For some years now, the Guardian’s website has attracted more readers in the US than the paper does in the UK. Last week, Guardian Media Group announced the launch of Guardian America – a website designed to tap into what the company sees as a vast unmet need for liberal-framed news and views in the US.
The Guardian is the first newspaper outside of the financial press to go international through the web, and in doing so, it’s making use of one of the fundamental effects of the move to online business – the irrelevance of distance.
From the web’s early days, observers predicted that the medium’s distain for geography and borders would open up new markets for businesses. Any business whose product is essentially information would benefit quickly, they argued, and even businesses with physical products to distribute could benefit from the reduction in economic friction that resulted from the ease of informing potential customers of their availability.
But the reality has been slow to catch up with the potential.
This is largely because the web poses significant organisational challenges for businesses in several dimensions.
Between disciplines, the web raises the bar for co-operation between operations, marketing, finance and management. Failure of operations to deliver on marketing claims can be given wide exposure by consumers, the shift of marketing spend to being a cost of sale can challenge long-established budgeting practices. And for all, the speed of competitive change can strain processes as the business cycle accelerates.
Within the disciplines it exposes discrepancies and unaligned practice – differential pricing can become visible to consumers, contradictory offers become apparent – and always risking the full glare of public attention.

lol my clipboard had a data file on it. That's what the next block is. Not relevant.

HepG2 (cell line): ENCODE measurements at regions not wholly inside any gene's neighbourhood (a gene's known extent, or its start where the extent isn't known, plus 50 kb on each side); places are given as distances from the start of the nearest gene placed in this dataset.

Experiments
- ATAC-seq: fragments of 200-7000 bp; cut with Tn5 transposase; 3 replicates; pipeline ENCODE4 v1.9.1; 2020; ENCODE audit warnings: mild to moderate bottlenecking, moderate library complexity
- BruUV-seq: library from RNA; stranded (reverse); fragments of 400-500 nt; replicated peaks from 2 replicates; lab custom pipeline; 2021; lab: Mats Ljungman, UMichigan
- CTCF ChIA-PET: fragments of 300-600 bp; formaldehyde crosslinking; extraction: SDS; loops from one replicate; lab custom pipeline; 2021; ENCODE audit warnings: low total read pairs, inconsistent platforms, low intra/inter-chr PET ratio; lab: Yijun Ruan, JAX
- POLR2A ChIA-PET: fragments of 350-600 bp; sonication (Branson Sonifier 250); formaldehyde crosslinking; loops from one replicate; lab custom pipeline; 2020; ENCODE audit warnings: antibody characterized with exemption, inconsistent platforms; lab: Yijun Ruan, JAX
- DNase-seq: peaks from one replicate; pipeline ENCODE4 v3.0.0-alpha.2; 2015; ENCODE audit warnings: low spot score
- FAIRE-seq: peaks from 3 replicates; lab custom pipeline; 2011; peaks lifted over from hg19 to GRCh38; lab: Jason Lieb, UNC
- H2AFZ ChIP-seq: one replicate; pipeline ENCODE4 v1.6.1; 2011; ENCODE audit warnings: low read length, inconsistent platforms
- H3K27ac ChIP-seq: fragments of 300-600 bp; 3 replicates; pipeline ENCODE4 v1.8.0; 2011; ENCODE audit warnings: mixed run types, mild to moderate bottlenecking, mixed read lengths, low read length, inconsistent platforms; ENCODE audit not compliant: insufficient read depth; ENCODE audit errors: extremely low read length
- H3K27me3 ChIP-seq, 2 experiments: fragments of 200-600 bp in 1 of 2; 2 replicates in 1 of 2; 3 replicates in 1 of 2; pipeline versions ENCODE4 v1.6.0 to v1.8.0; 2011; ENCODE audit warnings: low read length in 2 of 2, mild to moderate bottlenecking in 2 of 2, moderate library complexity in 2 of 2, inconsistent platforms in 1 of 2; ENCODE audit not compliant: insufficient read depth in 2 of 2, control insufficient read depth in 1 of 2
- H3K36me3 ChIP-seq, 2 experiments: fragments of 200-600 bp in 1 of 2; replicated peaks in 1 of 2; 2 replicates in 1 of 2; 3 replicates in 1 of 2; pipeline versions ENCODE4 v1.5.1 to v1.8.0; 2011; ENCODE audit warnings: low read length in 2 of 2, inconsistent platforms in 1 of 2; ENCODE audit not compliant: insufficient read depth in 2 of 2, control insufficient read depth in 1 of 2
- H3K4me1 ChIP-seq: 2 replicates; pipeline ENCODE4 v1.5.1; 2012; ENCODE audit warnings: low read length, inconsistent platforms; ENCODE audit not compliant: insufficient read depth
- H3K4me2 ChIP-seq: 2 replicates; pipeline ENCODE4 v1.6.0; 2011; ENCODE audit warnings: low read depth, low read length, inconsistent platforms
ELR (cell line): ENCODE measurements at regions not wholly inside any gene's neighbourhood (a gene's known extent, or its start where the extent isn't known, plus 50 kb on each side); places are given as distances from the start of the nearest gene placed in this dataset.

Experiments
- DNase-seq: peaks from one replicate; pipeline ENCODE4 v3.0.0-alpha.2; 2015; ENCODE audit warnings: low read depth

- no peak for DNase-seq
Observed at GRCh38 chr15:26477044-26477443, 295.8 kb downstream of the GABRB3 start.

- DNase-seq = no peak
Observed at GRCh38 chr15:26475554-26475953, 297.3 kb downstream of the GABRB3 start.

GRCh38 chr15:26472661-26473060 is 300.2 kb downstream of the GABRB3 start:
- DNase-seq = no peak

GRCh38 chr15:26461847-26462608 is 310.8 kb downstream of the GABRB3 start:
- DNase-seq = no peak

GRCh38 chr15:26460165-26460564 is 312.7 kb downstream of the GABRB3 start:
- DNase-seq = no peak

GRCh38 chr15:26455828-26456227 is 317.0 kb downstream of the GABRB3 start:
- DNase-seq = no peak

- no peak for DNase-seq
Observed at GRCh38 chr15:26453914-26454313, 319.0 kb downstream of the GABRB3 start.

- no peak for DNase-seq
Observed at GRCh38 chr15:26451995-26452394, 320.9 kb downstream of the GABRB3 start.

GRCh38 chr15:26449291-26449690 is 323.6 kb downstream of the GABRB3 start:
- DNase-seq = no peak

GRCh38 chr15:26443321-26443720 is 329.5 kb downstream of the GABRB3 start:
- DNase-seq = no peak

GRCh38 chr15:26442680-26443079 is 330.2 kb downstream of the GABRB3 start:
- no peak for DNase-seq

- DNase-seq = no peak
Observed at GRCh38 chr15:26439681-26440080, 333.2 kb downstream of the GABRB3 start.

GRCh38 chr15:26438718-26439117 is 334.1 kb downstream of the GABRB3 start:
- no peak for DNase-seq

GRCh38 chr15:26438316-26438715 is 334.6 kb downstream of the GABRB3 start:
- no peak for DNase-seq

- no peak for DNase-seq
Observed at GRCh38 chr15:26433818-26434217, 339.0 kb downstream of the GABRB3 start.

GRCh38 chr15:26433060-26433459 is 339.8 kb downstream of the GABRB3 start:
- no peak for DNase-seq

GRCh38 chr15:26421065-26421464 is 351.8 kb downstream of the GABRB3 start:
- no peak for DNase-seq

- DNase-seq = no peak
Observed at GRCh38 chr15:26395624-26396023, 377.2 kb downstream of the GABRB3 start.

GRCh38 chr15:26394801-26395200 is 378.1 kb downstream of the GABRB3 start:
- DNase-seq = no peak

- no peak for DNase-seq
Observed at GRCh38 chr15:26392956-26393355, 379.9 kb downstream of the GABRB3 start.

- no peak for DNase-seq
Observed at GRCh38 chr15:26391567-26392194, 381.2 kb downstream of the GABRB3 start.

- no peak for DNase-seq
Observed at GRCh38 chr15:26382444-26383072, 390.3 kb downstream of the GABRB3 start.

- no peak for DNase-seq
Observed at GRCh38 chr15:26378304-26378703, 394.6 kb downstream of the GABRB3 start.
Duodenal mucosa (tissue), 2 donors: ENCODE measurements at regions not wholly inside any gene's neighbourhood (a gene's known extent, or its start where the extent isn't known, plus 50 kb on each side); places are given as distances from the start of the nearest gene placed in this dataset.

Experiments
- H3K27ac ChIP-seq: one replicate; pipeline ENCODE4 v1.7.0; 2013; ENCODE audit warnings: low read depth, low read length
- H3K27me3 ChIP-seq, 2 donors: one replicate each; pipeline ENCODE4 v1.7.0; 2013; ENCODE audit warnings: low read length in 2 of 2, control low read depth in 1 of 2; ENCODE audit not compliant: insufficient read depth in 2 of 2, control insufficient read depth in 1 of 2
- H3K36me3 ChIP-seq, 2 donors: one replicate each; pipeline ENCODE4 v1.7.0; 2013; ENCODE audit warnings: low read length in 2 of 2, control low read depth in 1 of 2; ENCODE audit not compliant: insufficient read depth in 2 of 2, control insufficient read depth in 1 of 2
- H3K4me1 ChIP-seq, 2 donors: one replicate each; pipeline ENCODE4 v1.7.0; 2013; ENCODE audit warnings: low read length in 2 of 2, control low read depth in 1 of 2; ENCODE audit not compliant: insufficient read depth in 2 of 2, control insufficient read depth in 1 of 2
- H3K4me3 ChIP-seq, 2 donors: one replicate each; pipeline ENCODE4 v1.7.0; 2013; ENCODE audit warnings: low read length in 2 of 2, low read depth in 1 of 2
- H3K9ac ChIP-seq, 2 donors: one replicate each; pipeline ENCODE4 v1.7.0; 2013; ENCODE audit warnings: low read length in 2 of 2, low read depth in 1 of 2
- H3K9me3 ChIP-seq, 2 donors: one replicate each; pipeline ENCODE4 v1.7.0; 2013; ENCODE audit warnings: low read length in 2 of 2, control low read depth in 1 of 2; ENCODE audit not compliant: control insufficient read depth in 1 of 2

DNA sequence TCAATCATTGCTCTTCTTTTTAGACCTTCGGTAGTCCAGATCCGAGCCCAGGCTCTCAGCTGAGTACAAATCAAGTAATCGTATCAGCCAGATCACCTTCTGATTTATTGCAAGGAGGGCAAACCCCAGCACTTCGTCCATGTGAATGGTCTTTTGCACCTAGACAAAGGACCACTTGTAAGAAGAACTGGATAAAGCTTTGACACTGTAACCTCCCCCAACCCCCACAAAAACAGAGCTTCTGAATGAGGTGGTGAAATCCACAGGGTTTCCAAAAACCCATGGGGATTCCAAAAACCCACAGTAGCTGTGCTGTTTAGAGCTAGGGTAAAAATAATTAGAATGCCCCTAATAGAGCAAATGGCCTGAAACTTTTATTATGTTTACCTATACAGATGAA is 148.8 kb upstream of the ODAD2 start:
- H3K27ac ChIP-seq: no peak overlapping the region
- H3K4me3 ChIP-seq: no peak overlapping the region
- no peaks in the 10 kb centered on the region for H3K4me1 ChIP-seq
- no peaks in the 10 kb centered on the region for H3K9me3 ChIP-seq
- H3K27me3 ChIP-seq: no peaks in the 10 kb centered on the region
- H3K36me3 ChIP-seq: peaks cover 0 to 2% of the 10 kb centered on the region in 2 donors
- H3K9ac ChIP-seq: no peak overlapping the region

But it’s internationally that some of the toughest obstacles lie. Historic power bases guard their autonomy jealously, and tension between local and central management is common.
The web allows businesses to ride roughshod over these conventions – trading across borders, exploiting local opportunities and weaknesses and ignoring the established process.
Back in 1999, when web advertising was still in its infancy – just a £50m market in the UK – the demand for financial services advertising had rocketed, and as Christmas approached, rates had become uneconomic as more unsophisticated buyers piled in regardless. In response, my agency moved its entire financial media buying into the US – targeting only surfers from the UK.
US publishers seized this opportunity – this audience was regarded as wastage, as they couldn’t usually sell it – and we were able to deliver our volume objectives, at an 80% price discount against the UK market.
This is something that would have been much harder in traditional media, but online buyers realised that in this medium they could view non-domestic media, manage and track their performance through adserving, and trade with them easily on the phone and email.
The prize for those prepared to throw away convention is potentially a rich one.
When Rupert Murdoch wanted to launch a TV service in the UK, he eschewed the high-tech, high-cost approach of the official licenced satellite TV company, BSB and simply rented capacity on an existing satellite, uplinking it from Luxembourg to avoid burdensome UK regulation.
Whilst his competitors stuck to outdated rules, he realised that technology had rendered the regulations irrelevant and used this knowledge to create the business we see today.
So the Guardian’s launch in the US is a logical move which exploits a new borderless media world – it’s an imaginative outbound venture to the biggest media market on the planet. But whilst regulators in the EU debate the rules over media ownership here and across the continent, they might do well to remember that most of the traffic is going to come the other way.